WASHINGTON (AP) — The Trump
administration is greatly expanding the number of people living in
the U.S. illegally who are considered a priority for deportation,
including people arrested for traffic violations, according to agency
documents released Tuesday.
The documents represent a sweeping
rewrite of the nation's immigration enforcement priorities.
The Homeland Security Department memos,
signed by Secretary John Kelly, lay out that any immigrant living in
the United States illegally who has been charged or convicted of any
crime — and even those suspected of a crime — will now be an
enforcement priority. That could include people arrested for shop
lifting or minor traffic offenses.
The memos eliminate far more narrow
guidance issued under the Obama administration that focused resources
strictly on immigrants who had been convicted of serious crimes,
threats to national security and recent border crossers.
Kelly's memo also describes plans to
enforce a long-standing but obscure provision of the U.S. Immigration
and Nationality Act that allows the government to send some people
caught illegally crossing the Mexican border back to Mexico,
regardless of where they are from. One of the memos says that
foreigners sent back to Mexico would wait for their U.S. deportation
proceedings to be complete. This would be used for people who aren't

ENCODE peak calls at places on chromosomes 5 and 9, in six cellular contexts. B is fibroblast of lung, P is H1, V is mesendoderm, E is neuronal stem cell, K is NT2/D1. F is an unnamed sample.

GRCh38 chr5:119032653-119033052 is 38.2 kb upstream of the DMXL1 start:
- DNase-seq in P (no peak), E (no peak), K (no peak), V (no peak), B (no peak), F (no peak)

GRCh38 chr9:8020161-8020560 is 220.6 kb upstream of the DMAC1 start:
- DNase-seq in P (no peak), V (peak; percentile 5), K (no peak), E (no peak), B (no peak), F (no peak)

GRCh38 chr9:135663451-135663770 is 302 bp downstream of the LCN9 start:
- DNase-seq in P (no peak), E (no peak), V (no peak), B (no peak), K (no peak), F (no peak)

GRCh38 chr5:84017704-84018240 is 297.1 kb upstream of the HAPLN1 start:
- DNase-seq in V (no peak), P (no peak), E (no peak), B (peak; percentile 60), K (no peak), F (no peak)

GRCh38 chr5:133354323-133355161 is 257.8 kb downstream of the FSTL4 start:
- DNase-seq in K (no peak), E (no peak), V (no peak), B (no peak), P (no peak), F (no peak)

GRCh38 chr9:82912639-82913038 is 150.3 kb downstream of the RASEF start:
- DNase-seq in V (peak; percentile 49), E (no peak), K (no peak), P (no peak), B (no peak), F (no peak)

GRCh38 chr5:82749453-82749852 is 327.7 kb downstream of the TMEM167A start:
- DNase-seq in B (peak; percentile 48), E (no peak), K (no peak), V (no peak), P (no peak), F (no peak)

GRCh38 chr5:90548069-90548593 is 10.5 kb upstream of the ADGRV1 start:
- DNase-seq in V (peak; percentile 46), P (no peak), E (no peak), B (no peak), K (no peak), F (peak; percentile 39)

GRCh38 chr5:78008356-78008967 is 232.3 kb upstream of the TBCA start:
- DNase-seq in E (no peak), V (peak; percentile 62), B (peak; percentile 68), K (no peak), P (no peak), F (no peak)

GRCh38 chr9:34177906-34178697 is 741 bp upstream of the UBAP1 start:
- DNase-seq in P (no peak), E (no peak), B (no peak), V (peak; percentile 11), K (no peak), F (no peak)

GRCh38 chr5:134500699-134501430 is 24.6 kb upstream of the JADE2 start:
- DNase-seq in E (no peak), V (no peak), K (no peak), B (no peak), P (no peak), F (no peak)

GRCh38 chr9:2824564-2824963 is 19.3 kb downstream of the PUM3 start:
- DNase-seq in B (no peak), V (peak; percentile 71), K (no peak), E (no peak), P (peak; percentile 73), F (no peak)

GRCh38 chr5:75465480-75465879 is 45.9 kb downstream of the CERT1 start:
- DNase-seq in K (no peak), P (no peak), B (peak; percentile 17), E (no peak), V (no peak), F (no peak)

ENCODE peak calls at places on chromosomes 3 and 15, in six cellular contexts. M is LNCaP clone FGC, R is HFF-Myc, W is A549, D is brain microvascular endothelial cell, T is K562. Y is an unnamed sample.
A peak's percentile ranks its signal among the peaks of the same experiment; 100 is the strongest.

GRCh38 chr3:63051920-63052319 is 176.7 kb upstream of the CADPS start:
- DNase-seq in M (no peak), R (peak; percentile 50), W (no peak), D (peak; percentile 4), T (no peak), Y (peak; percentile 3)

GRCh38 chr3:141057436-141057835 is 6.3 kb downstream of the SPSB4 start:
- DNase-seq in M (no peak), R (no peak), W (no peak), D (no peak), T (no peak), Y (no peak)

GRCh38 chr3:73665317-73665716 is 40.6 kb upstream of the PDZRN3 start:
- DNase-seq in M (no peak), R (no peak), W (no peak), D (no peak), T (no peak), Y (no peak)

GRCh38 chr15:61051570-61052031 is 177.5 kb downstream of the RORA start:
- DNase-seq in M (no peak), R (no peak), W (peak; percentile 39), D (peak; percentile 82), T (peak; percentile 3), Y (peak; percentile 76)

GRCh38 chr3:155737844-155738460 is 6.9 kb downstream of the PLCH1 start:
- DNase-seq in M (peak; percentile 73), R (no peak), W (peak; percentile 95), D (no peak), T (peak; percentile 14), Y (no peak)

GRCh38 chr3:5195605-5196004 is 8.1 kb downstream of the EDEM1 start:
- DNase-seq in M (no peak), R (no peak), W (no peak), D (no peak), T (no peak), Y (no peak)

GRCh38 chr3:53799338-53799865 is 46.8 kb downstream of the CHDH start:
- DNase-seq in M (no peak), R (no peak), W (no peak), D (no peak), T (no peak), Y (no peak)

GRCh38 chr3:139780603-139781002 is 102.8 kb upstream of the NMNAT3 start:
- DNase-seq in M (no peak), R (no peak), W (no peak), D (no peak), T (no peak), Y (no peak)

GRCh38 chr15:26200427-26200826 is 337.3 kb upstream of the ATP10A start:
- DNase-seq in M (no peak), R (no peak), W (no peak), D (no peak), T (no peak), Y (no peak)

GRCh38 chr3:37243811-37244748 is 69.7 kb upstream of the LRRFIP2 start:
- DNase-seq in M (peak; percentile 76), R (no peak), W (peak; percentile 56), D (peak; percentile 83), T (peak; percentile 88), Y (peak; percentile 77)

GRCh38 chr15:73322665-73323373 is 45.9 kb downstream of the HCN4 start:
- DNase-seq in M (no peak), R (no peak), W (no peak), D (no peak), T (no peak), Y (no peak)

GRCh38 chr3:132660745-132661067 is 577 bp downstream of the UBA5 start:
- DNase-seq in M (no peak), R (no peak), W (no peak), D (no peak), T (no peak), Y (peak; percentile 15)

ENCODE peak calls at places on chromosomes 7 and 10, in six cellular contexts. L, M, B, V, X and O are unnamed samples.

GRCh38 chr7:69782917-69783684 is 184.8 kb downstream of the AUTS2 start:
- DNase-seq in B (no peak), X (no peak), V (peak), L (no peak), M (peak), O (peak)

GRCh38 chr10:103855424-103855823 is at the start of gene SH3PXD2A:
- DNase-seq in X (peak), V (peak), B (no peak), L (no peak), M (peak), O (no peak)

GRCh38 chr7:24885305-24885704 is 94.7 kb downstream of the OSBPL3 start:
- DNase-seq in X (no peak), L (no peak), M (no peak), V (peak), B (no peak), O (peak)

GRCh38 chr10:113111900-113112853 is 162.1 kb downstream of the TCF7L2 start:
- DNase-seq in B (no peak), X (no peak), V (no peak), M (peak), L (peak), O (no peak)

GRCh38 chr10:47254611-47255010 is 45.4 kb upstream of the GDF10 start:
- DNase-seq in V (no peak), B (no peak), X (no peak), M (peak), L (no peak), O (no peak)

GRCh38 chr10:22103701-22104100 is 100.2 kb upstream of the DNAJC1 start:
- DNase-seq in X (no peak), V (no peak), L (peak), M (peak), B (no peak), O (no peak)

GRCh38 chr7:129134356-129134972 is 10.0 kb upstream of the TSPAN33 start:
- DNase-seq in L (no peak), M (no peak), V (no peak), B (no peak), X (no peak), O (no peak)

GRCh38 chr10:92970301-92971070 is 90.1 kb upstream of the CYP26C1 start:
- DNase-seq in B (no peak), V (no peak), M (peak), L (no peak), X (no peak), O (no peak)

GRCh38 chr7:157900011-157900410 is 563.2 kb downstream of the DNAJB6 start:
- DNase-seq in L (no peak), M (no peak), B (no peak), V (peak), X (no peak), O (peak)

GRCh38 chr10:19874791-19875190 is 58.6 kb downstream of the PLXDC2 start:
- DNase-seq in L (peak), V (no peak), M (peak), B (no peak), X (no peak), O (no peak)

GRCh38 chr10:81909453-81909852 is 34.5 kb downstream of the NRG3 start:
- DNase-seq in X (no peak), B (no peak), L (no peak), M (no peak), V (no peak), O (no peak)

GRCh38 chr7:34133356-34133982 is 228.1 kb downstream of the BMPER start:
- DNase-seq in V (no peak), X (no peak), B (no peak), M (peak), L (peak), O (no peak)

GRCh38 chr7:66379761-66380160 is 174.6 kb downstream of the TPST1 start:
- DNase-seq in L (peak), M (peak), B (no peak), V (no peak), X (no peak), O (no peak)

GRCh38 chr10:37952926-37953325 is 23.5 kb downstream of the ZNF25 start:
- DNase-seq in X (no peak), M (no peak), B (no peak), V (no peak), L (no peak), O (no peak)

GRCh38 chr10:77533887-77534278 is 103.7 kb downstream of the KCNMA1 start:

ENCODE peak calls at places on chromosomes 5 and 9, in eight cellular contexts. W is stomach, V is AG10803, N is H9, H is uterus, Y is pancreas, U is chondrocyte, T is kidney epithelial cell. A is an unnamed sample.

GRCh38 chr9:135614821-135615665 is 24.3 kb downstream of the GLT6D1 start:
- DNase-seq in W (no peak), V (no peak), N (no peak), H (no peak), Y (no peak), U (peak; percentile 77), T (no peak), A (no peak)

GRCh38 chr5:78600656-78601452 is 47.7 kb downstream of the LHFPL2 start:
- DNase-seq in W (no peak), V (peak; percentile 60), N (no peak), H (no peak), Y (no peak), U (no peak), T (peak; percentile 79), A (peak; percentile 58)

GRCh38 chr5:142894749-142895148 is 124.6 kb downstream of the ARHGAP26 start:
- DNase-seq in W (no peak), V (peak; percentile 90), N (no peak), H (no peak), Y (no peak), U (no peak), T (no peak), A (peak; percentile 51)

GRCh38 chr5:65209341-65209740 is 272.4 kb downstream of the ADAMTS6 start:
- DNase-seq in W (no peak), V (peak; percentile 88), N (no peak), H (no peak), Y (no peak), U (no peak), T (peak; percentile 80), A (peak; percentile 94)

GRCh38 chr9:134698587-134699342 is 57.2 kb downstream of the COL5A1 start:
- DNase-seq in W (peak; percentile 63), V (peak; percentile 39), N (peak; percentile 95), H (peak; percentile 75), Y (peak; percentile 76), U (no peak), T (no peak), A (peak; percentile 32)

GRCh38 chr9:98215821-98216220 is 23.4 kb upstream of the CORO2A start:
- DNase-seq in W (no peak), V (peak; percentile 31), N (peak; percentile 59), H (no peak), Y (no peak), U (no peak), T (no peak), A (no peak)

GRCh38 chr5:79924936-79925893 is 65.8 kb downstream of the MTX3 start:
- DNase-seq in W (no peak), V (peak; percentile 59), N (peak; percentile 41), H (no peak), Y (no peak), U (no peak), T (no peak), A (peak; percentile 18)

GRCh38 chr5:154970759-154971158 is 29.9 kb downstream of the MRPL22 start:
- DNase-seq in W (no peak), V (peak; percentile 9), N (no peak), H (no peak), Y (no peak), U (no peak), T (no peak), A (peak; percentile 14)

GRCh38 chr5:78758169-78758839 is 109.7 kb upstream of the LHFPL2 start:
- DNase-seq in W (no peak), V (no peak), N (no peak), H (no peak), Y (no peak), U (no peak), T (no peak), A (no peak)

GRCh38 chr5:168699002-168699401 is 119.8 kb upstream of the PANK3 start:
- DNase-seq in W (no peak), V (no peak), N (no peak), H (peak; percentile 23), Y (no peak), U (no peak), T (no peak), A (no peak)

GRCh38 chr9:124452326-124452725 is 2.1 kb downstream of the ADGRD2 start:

considered a threat to cross the border illegally again, the memo
It's unclear whether the United States
has the authority to force Mexico to accept foreigners. That
provision is almost certain to face opposition from civil
libertarians and officials in Mexico.
Historically, the government has been
able to quickly repatriate Mexican nationals caught at the border but
would detain and try to formally deport immigrants from other
countries, routinely flying them to their home countries. In some
cases, those deportations can take years as immigrants ask for asylum
or otherwise fight their deportation in court.
The memos do not change U.S.
immigration laws, but take a far harder line toward enforcement.
The pair of directives do not have any
impact on President Barack Obama's program that has protected more
than 750,000 young immigrants from deportation. The Deferred Action
for Childhood Arrivals remains in place though immigrants in the
program will be still be eligible for deportation if they commit a
crime or otherwise are deemed to be a threat to public safety or
national security, according to the department.